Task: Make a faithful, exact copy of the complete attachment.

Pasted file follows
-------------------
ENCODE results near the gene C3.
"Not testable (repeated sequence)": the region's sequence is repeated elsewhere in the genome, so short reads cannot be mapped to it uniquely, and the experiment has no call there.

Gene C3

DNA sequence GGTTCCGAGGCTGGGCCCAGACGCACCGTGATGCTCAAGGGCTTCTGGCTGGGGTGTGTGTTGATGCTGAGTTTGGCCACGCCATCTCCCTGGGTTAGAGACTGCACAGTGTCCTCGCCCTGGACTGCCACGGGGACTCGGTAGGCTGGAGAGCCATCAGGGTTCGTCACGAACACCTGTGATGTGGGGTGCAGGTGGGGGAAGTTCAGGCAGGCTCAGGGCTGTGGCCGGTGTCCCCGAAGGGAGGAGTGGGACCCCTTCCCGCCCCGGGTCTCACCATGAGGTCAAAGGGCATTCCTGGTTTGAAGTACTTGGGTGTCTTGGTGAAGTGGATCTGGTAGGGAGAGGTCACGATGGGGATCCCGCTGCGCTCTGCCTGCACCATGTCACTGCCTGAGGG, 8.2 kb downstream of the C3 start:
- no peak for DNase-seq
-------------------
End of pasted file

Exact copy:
ENCODE results near the gene C3.
"Not testable (repeated sequence)": the region's sequence is repeated elsewhere in the genome, so short reads cannot be mapped to it uniquely, and the experiment has no call there.

Gene C3

DNA sequence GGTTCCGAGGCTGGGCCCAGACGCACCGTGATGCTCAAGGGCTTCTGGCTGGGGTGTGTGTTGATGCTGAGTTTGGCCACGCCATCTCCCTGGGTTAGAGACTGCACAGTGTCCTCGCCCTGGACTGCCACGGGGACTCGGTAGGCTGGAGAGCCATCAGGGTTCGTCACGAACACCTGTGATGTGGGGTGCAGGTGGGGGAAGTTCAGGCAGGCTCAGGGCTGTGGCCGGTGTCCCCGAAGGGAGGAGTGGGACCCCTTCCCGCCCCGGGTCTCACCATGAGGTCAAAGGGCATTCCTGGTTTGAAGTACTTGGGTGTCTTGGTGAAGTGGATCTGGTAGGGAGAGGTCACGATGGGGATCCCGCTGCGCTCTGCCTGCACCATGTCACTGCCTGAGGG, 8.2 kb downstream of the C3 start:
- no peak for DNase-seq